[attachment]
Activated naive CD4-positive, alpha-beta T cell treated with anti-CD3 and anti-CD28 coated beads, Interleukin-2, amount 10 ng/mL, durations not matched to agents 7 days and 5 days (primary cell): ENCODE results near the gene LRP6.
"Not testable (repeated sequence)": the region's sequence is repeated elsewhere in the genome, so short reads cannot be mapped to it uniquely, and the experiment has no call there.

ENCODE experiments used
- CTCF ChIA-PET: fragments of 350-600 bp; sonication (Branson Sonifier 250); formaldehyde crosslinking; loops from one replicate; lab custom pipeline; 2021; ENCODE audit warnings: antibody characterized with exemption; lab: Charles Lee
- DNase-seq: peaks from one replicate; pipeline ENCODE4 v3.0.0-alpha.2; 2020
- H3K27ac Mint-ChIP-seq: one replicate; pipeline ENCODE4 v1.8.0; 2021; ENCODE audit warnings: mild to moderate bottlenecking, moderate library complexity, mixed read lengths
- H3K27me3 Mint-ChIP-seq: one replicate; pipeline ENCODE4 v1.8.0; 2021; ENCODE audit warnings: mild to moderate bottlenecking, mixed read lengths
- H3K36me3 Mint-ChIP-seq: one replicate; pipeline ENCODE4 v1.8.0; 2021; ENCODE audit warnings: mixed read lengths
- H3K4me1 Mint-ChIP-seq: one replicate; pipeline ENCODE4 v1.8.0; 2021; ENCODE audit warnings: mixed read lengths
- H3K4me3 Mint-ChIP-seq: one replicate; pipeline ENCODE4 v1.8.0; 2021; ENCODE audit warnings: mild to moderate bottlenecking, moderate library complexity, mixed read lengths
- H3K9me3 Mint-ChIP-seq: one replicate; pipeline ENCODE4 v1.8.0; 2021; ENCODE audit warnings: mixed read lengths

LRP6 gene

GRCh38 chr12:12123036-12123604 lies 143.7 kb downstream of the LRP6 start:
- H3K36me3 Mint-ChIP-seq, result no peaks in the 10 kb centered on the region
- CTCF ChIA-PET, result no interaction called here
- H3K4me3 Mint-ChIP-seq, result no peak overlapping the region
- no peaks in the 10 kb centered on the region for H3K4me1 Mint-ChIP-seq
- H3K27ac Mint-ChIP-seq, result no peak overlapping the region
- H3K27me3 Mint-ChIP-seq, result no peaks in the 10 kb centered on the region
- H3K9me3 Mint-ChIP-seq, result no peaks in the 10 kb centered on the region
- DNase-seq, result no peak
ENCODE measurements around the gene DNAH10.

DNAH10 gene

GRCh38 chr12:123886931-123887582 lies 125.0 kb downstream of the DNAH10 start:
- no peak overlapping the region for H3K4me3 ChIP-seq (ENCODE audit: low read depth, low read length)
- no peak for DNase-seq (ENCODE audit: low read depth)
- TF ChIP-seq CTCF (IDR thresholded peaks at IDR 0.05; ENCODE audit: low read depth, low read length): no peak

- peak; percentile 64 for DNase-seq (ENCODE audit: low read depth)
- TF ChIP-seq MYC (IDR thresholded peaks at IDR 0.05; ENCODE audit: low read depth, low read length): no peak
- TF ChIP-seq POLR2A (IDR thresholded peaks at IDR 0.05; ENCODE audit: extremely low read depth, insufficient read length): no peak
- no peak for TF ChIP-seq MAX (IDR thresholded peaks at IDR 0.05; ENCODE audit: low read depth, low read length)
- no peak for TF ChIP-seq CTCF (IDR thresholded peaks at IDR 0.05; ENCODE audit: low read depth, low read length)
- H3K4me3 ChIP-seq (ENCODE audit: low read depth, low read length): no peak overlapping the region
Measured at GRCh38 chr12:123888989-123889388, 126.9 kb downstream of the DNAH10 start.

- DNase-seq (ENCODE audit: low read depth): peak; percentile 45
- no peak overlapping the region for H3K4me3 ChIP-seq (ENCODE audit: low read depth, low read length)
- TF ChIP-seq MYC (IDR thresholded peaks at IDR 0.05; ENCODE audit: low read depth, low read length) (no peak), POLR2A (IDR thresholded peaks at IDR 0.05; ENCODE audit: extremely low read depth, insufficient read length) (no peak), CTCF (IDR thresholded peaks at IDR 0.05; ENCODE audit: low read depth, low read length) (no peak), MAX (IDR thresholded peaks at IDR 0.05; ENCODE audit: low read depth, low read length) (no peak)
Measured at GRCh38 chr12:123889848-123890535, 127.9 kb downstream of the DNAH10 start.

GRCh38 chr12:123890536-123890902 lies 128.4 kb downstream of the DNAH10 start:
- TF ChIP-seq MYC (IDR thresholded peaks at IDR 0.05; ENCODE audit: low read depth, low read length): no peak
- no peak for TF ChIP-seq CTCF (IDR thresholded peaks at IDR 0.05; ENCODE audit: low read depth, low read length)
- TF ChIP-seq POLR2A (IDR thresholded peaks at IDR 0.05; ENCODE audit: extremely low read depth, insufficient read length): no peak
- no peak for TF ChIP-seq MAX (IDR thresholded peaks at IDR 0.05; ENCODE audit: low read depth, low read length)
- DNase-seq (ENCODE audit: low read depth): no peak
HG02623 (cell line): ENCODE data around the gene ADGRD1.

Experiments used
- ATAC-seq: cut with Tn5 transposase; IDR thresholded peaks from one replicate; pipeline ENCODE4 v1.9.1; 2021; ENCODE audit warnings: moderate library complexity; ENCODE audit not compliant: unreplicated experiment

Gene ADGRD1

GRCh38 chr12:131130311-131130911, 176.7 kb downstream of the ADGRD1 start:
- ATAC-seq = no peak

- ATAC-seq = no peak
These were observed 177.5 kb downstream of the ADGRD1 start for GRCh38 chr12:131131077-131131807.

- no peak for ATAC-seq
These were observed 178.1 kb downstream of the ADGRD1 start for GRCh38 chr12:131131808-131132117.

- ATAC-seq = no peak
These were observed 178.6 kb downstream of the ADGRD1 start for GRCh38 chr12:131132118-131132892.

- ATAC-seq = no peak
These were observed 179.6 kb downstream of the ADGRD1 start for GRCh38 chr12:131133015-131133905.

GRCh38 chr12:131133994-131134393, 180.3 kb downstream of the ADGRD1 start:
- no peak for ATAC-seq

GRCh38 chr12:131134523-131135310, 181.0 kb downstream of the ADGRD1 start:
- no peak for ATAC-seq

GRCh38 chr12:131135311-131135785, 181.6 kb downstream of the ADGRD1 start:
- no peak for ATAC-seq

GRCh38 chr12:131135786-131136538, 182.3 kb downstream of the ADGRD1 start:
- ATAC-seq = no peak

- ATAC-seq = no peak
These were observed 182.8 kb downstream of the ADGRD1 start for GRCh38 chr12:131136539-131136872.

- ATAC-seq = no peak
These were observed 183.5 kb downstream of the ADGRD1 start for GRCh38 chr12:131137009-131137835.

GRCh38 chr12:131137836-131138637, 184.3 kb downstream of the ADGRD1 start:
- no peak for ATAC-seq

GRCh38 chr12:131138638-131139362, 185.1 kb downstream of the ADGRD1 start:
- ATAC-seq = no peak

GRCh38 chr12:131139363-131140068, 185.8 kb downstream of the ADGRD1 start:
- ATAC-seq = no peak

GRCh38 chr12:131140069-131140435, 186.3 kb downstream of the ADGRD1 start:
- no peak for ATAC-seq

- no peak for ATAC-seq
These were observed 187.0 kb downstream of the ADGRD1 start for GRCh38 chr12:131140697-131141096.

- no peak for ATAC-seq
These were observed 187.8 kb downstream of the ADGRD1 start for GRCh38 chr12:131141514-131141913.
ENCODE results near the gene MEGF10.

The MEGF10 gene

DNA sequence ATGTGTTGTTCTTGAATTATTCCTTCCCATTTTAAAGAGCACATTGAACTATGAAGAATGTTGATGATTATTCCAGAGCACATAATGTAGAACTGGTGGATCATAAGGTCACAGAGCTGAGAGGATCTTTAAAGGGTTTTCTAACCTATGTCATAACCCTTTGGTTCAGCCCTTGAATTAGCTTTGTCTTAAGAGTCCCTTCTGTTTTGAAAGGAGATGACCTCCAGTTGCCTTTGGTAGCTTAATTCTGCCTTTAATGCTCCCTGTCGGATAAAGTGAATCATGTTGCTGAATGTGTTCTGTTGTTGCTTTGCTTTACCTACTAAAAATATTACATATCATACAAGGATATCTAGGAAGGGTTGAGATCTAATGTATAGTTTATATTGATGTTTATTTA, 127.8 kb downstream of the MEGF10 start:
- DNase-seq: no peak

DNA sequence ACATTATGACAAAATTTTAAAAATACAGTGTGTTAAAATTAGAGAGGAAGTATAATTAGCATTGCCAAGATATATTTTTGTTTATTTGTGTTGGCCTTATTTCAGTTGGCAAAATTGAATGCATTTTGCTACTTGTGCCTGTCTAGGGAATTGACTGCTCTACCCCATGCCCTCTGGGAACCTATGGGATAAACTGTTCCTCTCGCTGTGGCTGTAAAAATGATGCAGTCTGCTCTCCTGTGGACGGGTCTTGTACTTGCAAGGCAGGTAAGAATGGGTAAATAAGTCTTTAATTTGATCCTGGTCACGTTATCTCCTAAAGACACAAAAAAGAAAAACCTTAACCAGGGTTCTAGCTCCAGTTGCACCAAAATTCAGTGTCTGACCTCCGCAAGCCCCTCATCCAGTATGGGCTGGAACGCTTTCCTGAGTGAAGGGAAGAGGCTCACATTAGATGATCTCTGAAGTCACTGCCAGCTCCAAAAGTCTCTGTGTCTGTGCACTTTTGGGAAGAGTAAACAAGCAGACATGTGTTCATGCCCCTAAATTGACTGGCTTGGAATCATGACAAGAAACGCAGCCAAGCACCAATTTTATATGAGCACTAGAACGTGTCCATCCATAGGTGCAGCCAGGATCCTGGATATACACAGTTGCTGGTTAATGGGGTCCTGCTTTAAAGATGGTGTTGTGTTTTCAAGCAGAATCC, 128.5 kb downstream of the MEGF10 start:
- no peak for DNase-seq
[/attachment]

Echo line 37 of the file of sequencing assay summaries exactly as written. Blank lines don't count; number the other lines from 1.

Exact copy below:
- TF ChIP-seq MYC (IDR thresholded peaks at IDR 0.05; ENCODE audit: low read depth, low read length) (no peak), POLR2A (IDR thresholded peaks at IDR 0.05; ENCODE audit: extremely low read depth, insufficient read length) (no peak), CTCF (IDR thresholded peaks at IDR 0.05; ENCODE audit: low read depth, low read length) (no peak), MAX (IDR thresholded peaks at IDR 0.05; ENCODE audit: low read depth, low read length) (no peak)